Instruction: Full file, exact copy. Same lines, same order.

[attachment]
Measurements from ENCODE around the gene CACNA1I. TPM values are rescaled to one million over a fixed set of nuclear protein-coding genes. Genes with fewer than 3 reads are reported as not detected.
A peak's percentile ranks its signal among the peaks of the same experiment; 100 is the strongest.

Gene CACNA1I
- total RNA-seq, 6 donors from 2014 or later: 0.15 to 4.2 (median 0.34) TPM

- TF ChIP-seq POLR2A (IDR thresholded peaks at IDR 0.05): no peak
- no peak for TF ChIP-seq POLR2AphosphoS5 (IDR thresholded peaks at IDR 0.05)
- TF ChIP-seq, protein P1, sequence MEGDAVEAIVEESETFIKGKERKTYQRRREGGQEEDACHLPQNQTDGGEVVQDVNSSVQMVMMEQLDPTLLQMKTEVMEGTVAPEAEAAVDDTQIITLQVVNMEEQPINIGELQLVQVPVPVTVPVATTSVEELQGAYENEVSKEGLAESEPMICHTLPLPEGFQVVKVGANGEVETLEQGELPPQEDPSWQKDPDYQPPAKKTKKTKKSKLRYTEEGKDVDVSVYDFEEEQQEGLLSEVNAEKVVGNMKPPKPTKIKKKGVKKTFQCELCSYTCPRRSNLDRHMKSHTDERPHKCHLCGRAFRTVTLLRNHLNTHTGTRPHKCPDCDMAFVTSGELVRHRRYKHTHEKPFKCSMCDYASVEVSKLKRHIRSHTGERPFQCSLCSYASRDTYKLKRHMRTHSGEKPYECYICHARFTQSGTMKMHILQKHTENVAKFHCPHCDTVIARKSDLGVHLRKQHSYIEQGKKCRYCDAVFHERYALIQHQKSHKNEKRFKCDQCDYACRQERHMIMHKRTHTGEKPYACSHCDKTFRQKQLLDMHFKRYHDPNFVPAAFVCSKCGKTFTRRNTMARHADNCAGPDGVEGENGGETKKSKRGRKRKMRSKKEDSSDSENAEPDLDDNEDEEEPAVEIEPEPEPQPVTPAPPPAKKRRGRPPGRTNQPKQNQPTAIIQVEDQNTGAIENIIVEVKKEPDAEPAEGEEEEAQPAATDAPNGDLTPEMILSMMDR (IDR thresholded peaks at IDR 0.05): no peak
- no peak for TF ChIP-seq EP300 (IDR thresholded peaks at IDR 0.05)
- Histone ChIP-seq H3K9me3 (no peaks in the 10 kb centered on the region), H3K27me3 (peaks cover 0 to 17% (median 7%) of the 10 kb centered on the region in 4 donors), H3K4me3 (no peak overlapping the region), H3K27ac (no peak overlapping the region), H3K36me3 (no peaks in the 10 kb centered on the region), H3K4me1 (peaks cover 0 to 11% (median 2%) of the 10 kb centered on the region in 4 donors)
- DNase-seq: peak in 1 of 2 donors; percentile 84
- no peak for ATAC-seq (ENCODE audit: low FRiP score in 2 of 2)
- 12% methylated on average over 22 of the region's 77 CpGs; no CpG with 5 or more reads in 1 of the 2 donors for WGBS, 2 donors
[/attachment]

Measurements from ENCODE around the gene CACNA1I. TPM values are rescaled to one million over a fixed set of nuclear protein-coding genes. Genes with fewer than 3 reads are reported as not detected.
A peak's percentile ranks its signal among the peaks of the same experiment; 100 is the strongest.

Gene CACNA1I
- total RNA-seq, 6 donors from 2014 or later: 0.15 to 4.2 (median 0.34) TPM

- TF ChIP-seq POLR2A (IDR thresholded peaks at IDR 0.05): no peak
- no peak for TF ChIP-seq POLR2AphosphoS5 (IDR thresholded peaks at IDR 0.05)
- TF ChIP-seq, protein P1, sequence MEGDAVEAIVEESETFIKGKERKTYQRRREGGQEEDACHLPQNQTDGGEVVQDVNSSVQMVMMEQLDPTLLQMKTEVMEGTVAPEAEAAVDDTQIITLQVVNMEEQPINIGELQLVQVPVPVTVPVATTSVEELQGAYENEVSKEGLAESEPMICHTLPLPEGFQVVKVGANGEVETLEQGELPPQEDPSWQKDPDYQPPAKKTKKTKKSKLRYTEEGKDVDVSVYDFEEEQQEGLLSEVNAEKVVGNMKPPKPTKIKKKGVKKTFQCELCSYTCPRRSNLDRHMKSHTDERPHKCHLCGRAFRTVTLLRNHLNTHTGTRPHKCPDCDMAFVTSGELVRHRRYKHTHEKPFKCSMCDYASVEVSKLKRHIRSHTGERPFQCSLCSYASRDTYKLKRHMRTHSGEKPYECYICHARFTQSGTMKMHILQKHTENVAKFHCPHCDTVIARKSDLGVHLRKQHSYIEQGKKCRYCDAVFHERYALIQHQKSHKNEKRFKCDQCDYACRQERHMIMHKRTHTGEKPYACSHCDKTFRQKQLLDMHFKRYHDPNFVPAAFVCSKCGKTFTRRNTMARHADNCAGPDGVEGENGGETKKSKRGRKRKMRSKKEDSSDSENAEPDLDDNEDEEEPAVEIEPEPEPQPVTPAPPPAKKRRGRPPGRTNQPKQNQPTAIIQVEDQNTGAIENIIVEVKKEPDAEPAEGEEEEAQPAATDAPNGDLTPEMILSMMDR (IDR thresholded peaks at IDR 0.05): no peak
- no peak for TF ChIP-seq EP300 (IDR thresholded peaks at IDR 0.05)
- Histone ChIP-seq H3K9me3 (no peaks in the 10 kb centered on the region), H3K27me3 (peaks cover 0 to 17% (median 7%) of the 10 kb centered on the region in 4 donors), H3K4me3 (no peak overlapping the region), H3K27ac (no peak overlapping the region), H3K36me3 (no peaks in the 10 kb centered on the region), H3K4me1 (peaks cover 0 to 11% (median 2%) of the 10 kb centered on the region in 4 donors)
- DNase-seq: peak in 1 of 2 donors; percentile 84
- no peak for ATAC-seq (ENCODE audit: low FRiP score in 2 of 2)
- 12% methylated on average over 22 of the region's 77 CpGs; no CpG with 5 or more reads in 1 of the 2 donors for WGBS, 2 donors